It wasn’t until 2017, three years after he received the initial letter from the Home Office, that the government said it would withdraw all the charges and Umer was cleared of all criminal offences.

It was at this time that the UK government’s response to the cheating scandal began to be scrutinised more closely. MPs would later find that the evidence used by the Home Office against the students was
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.

Umer was told he would be given a two-month visa and a biometric residence permit, which could be used to confirm his right to study in the UK. He was desperate to resume his studies and put the ordeal behind him. But his excitement at the news quickly turned to despair.

During the next two months, the BRP never arrived.

Despite notifying the Home Office of his new address, the visa was delivered to his former college, which had since moved location.

By the time he received the BRP, it was about to expire. No bank would let him open an account with only a few days left on his visa and he couldn’t enrol into any university without a bank statement.

“I was devastated,” he said. But, instead of giving up, he relaunched a legal battle. He had years left on his original student visa, the one the Home Office revoked, and felt he was entitled to be given this time back.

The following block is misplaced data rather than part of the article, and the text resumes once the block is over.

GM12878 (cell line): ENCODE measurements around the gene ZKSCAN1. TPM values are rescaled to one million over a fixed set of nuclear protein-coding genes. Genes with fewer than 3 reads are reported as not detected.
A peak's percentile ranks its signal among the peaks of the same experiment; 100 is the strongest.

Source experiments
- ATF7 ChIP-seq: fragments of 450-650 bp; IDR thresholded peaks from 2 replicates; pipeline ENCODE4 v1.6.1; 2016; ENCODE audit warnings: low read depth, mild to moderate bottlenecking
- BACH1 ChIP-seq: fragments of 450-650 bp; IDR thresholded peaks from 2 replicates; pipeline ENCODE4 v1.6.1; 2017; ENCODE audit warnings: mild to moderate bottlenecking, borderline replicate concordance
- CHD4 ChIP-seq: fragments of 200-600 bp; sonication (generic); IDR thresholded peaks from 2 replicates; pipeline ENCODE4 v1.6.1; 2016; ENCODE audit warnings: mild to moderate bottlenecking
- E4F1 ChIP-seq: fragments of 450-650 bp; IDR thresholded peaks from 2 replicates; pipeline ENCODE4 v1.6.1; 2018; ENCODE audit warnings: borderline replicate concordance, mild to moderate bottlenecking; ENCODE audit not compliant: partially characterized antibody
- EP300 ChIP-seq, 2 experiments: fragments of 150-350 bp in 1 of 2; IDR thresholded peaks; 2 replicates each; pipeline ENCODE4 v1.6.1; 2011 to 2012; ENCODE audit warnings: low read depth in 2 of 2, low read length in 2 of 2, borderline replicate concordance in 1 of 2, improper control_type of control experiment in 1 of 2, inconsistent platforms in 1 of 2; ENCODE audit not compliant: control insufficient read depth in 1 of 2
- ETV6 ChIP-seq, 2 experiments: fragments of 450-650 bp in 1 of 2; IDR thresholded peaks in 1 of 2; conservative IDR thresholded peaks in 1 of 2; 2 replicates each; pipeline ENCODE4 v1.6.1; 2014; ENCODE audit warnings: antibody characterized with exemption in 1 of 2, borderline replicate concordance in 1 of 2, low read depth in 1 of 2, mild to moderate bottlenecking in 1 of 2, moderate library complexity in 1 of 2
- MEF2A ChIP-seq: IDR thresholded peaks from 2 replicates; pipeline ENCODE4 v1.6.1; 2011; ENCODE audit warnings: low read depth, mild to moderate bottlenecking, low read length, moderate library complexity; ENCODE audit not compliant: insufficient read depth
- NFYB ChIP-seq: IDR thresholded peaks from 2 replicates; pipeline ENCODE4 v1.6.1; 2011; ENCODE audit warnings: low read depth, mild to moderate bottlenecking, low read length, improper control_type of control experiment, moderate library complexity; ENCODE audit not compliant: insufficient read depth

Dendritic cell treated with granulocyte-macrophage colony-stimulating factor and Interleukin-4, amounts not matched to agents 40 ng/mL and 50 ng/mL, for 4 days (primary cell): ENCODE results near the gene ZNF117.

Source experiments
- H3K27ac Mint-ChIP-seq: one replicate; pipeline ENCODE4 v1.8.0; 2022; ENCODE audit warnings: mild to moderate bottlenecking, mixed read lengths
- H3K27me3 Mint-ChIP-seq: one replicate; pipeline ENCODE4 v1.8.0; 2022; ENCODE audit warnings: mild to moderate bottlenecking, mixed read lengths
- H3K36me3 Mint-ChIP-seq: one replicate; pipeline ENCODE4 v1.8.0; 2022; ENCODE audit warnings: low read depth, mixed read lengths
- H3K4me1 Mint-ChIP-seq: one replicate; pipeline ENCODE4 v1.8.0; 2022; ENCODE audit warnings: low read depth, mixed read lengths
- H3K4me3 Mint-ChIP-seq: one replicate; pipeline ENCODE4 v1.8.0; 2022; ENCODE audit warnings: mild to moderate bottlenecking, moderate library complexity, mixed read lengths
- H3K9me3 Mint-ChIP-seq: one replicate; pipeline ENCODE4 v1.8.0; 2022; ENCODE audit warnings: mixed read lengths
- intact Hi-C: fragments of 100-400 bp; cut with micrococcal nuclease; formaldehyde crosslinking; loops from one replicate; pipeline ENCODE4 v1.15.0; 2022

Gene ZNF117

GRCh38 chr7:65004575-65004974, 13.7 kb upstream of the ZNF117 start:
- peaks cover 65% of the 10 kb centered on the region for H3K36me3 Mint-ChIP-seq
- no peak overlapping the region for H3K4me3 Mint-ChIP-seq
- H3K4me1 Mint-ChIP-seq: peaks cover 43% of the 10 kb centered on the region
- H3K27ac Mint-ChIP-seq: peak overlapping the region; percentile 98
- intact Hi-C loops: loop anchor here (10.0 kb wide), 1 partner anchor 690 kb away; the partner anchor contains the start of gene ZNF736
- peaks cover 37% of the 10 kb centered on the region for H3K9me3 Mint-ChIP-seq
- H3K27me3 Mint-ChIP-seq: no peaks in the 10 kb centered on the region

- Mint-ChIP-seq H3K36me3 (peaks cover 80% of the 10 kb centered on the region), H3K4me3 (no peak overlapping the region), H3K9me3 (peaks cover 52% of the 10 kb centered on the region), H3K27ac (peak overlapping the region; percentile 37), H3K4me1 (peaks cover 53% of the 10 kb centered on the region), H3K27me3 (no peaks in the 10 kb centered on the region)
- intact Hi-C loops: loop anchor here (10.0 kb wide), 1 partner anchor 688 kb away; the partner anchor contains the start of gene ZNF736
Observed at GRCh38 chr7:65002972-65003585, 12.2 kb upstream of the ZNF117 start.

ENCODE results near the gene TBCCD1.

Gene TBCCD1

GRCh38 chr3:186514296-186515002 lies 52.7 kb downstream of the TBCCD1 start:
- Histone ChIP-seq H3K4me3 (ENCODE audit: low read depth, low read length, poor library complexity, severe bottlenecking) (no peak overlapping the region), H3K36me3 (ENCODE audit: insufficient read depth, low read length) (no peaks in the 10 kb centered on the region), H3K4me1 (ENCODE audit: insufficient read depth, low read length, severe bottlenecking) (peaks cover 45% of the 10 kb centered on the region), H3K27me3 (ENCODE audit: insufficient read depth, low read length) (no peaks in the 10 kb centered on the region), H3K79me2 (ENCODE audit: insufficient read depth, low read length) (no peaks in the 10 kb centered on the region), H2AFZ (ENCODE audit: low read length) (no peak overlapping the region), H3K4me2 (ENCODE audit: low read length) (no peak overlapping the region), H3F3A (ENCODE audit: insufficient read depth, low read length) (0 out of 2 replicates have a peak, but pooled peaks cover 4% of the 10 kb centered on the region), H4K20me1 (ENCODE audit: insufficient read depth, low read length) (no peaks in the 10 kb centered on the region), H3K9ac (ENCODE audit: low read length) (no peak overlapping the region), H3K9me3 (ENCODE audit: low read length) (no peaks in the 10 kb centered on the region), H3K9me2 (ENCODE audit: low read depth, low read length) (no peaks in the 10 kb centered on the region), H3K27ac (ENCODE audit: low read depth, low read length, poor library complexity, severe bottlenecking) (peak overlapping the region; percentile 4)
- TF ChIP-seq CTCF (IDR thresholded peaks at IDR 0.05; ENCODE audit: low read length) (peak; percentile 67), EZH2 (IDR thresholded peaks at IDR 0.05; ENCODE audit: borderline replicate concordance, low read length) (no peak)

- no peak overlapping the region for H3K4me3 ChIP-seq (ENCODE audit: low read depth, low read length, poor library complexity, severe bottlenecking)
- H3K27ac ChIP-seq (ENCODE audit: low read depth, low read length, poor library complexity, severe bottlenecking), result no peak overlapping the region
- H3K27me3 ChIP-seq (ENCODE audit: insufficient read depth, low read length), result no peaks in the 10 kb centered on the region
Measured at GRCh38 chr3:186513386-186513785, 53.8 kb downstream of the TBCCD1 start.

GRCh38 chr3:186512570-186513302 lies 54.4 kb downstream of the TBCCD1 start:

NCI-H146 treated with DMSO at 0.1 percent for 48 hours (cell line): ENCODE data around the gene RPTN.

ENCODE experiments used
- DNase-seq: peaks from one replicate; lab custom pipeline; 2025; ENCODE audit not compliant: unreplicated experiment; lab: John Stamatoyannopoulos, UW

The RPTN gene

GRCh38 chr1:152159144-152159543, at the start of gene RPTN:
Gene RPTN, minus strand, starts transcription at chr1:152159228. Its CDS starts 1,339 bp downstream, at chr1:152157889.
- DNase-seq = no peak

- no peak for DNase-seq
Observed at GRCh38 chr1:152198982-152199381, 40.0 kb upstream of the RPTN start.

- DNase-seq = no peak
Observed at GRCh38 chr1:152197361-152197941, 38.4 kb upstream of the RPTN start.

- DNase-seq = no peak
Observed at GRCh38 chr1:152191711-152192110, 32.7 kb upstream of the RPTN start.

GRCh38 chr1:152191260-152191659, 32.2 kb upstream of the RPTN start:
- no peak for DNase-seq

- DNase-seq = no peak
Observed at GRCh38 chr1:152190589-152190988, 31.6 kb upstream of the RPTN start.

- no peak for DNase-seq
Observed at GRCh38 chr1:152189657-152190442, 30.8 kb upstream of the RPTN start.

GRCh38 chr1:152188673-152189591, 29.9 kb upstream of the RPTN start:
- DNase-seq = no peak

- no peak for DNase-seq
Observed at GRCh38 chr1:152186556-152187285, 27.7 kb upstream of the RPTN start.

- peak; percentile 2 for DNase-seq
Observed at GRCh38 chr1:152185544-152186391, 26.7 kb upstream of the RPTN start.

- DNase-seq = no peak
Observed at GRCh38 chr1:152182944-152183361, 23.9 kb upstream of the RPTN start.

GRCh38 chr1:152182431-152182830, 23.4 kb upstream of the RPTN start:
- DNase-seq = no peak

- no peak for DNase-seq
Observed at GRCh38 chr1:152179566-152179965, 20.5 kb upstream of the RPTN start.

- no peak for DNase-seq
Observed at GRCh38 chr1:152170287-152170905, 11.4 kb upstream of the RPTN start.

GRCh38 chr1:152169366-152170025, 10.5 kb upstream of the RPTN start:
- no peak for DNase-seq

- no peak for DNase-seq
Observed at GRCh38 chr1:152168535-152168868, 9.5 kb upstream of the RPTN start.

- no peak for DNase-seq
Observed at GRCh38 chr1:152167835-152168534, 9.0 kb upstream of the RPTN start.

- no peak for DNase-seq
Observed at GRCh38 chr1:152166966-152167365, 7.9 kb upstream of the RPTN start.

At the end of 2019, he lost the legal case and was given another two-month biometric residence permit. During this time, he said he applied to over 10 universities but was rejected as the institutions didn’t want to sponsor someone who had previously “dropped out” of another course and risk jeopardising their visa licences.

After failing to find a university that would take him, he restarted the legal battle – one that is still ongoing today.

His application for 30 months discretionary leave was rejected, as was his subsequent appeal. He then applied for indefinite leave to remain in the UK and was again rejected in March 2023. Umer is now appealing the decision.

This legal process has taken almost a decade and cost Umer over £35,000 in legal fees.

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Umer was cleared of all charges, yet the impact of the TOEICs scandal on his life has been monumental. He said it has left him depressed and hopeless.

“I couldn’t see my family for 10 years,” he said. While he was fighting to clear his name, his parents in Pakistan had fallen ill. But, if he’d left to see them, he would not have been allowed to return to the UK.

“I feel the process has mentally drained me,” he said. “There [are] times where I cannot think straight and get worried and depressed of the thought of the years of my life wasted in the whole situation.”

“I hope I will get justice,” Umer said. “I strongly believe God has always stood by me and he will listen to my prayers and give me justice that I deserve. Then I will be able to see my mum and dad.”

Umer still holds out hope for the future. “When I’m granted, I will definitely complete my degree,” he said. “I want to take part in this country.”

The Home Office did not respond to requests for comment.